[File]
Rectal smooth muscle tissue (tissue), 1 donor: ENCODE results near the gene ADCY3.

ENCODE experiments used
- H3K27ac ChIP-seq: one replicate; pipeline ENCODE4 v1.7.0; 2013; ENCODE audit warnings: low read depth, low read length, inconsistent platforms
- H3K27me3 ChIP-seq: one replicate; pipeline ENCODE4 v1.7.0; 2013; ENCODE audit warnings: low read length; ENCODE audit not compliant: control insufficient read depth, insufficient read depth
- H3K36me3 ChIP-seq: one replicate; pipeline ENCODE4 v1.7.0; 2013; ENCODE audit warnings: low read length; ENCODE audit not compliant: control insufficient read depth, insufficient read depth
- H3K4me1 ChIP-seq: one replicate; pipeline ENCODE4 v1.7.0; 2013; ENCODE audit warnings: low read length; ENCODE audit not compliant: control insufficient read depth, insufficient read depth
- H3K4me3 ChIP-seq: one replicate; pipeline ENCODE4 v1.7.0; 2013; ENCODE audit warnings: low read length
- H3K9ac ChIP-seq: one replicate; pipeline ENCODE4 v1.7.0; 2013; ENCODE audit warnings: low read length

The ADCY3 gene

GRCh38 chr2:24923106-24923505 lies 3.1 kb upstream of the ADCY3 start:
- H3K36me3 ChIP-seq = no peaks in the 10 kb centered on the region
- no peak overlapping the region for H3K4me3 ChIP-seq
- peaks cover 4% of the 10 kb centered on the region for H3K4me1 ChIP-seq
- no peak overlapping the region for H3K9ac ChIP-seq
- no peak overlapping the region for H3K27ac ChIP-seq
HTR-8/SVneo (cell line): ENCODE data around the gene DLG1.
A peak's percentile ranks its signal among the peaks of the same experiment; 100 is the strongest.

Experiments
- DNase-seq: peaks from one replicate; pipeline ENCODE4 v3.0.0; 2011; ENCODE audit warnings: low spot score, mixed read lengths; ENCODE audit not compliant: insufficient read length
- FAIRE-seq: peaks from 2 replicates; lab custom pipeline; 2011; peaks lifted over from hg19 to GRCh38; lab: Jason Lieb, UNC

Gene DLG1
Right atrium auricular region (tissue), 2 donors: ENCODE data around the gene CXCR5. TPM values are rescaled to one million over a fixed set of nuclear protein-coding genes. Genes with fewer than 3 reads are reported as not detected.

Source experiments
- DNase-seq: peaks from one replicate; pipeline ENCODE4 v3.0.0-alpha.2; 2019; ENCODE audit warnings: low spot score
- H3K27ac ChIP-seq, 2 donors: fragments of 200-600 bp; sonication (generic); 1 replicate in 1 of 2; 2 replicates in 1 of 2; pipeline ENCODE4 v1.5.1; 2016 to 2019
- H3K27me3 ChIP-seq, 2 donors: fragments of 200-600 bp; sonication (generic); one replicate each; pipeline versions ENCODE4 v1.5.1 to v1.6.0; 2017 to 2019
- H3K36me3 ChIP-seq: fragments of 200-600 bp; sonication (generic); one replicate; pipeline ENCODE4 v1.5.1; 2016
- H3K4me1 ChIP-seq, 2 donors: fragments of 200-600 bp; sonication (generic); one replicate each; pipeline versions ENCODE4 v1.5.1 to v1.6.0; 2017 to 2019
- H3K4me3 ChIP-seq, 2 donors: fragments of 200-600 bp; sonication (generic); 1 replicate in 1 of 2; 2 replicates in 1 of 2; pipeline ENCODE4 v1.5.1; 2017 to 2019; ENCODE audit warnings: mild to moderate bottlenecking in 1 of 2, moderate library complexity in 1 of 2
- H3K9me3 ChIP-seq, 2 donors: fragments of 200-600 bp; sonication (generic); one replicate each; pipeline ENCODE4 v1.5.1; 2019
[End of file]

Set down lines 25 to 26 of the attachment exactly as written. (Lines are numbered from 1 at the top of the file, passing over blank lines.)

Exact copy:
- H3K27ac ChIP-seq, 2 donors: fragments of 200-600 bp; sonication (generic); 1 replicate in 1 of 2; 2 replicates in 1 of 2; pipeline ENCODE4 v1.5.1; 2016 to 2019
- H3K27me3 ChIP-seq, 2 donors: fragments of 200-600 bp; sonication (generic); one replicate each; pipeline versions ENCODE4 v1.5.1 to v1.6.0; 2017 to 2019